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#5701160 - 04/15/15 12:49 PM Labrador selection process
triggerbowtx Offline

Registered: 12/01/09
Posts: 80
Surely this question has been asked a few thousand times and I apologize for probably doing it again but I'm struggling to make decisions. I have been following recent and upcoming lab litters for a few months as I have decided it's time for another dog. I have never been fully into Hunt Tests etc. My last dog I had professionally trained as a gundog. We hunted all sorts of birds and he was a wonderful pet. I didn't know much about Hunt Tests and Field Trials at the time so we never got into that arena. I feel confident he could have received his JH with the level of schooling he had. And probably his SH if we had gone back to school for a few months. (but that's totally besides the point... and I'm biased). He had a nice bloodline of titled dogs... The Boss was his GrandSire and a Watermark MH was his Sire. Regardless, he was a great all-round dog and I miss him dearly. So, it's time for a new one.

I find it to be very stressful to find the right litter. I want a great hunting companion but I also want a great family companion. In fact, the family companion might even be more important. I know I will have him/her professionally trained but I can't say to what level. JH - yes, SH- I hope, MH- that would be cool but I don't know if I want the dog at school for that much time (and money eek) . Mainly because I also really love hanging out with my dogs and doing working on retrieving skills he learned at school, going to the store, going to the lake, etc. I love my pup just being my buddy. Does this make me a bad lab person? Some breeders/trainers tend to think so? Or at least they make me feel that way.

So in searching for a litter, I want a good looking black lab. Nice head, but also fairly lean build. Some of the English Labradors get a little too bulky for my liking. I also want the drive to retrieve and I also want the infamous off-switch.

So, when searching for a litter I am currently looking at Hunt Test/FT bloodlines with good "lab" looks. But where do I stop? Are field champion bloodlines too much dog for what I want? For instance, I have heard to stay away from "Cosmo" bloodlines and some others. I have been told those dogs and their offspring are too intense for what I want. I love knowing these things. I would agree.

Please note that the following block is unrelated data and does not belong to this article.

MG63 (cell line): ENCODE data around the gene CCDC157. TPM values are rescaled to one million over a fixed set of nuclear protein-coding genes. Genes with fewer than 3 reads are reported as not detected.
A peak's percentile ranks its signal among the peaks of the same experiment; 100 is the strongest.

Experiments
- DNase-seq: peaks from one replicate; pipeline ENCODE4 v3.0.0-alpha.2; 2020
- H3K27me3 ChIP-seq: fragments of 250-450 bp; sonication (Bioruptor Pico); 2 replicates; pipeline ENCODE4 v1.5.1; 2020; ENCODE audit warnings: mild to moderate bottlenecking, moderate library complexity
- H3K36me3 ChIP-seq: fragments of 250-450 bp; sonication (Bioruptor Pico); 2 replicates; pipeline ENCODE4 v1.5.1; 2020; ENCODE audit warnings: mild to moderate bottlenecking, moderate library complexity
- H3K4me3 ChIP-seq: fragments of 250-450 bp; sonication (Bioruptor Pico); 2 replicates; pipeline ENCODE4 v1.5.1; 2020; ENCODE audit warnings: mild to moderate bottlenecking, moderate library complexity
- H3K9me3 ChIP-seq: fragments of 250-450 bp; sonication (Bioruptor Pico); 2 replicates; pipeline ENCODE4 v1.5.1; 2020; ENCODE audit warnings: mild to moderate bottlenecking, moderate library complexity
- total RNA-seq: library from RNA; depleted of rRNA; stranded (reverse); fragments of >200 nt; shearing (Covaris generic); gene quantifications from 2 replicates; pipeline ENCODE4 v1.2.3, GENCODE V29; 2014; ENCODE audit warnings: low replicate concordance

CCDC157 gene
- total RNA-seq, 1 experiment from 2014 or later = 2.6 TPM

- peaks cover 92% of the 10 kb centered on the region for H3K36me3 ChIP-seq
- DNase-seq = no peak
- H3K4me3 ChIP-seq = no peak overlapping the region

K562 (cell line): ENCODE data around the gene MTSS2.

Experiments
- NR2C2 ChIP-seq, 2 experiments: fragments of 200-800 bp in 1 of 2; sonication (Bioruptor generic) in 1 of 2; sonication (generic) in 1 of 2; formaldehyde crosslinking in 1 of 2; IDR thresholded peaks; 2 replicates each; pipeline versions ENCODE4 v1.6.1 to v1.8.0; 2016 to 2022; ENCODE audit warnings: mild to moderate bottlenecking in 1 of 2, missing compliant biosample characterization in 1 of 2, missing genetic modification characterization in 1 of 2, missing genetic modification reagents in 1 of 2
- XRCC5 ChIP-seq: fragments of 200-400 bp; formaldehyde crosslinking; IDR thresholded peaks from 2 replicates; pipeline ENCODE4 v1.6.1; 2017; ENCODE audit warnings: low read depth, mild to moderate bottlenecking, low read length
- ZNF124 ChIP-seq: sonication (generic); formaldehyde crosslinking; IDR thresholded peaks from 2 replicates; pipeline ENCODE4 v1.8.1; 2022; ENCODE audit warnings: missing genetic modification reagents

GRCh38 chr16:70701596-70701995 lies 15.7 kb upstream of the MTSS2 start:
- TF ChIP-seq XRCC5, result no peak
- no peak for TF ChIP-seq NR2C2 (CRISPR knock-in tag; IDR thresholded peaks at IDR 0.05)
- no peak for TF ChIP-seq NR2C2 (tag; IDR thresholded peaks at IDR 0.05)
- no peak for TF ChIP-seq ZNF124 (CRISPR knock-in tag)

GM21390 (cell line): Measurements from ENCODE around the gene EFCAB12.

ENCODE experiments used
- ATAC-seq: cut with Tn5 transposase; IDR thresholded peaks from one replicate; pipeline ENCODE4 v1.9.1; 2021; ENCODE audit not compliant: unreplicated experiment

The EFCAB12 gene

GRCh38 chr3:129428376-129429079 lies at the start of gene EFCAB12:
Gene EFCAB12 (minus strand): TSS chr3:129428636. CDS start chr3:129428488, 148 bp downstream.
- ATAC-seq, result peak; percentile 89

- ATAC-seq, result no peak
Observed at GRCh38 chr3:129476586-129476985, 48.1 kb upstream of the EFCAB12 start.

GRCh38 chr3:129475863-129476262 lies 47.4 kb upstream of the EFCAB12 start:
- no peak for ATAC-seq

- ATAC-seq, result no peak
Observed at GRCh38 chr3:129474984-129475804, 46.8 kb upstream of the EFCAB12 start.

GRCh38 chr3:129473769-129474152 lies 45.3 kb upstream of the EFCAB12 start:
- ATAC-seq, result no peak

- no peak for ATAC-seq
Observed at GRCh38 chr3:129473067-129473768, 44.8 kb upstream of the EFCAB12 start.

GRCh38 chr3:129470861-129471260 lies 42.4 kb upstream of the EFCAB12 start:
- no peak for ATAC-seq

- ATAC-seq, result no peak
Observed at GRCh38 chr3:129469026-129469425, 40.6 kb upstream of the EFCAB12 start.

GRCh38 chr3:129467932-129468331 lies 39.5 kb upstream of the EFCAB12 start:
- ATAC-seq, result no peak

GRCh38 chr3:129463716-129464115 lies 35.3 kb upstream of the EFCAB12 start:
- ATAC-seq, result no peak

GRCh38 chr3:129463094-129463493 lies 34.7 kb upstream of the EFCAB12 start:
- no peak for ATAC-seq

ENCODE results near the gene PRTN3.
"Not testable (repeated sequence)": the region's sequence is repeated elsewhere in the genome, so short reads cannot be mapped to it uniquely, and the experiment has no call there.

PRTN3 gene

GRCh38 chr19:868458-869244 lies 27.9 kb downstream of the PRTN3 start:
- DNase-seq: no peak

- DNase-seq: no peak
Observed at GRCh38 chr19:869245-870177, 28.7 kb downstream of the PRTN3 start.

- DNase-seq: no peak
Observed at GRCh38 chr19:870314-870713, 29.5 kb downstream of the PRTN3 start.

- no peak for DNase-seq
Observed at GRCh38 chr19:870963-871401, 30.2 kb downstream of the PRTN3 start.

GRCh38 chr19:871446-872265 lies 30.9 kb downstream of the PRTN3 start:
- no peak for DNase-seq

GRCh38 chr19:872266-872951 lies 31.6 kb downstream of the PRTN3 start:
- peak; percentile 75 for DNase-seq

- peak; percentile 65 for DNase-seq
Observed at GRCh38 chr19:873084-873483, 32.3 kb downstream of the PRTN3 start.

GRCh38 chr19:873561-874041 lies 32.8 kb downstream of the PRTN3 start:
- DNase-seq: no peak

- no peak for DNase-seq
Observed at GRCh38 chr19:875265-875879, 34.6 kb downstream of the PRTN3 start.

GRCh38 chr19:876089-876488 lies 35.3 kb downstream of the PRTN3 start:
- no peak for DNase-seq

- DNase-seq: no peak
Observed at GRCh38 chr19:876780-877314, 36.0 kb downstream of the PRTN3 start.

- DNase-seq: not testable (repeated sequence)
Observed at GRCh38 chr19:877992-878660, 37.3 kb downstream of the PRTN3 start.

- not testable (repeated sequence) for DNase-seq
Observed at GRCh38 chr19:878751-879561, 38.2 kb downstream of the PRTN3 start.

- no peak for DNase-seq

So, am I doing this correctly? Or should I be looking at less titled bloodlines? I know that bloodlines of both the Sire and Dam are vitally important. But if I am not looking to have a Field Champion, do I need a dog sired by one?

I feel like a dog that has achieved MH and FC or whatever are still very much worth looking into (even if I don't plan on doing FT's) because they should still be great dogs simply because they have the trainability in their bloodlines and that means a lot for hunting, etc but I would think that also means a lot for the dog learning how to be a good home citizen as

I know I don't have an exact question but I think you can catch on the what I am asking. I have a feeling the answer is going to be "talk to a reputable breeder and they will get you the right dog with an off switch." I guess I am needing more than that answer. Can anyone help me out? It's stressing me out. hahaha. Thanks in advance.

Edited by triggerbowtx (04/15/15 12:55 PM)

#5701317 - 04/15/15 02:34 PM Re: Labrador selection process [Re: triggerbowtx]
comet Offline

Registered: 03/05/05
Posts: 971
Loc: Canton Texas
I agree that you are not looking for the English/bench labs what you would be looking for is the American. You will need to do some leg work to find the breeder/kennel that is right for you. I truly believe God will give you peace when you find the right one
_________________________ offering Top Quality Labrador puppies at an affordable price.

#5702756 - 04/16/15 11:03 AM Re: Labrador selection process [Re: triggerbowtx]
Wild Games Labradors Offline
Light Foot

Registered: 03/27/14
Posts: 13
Loc: Salado, Texas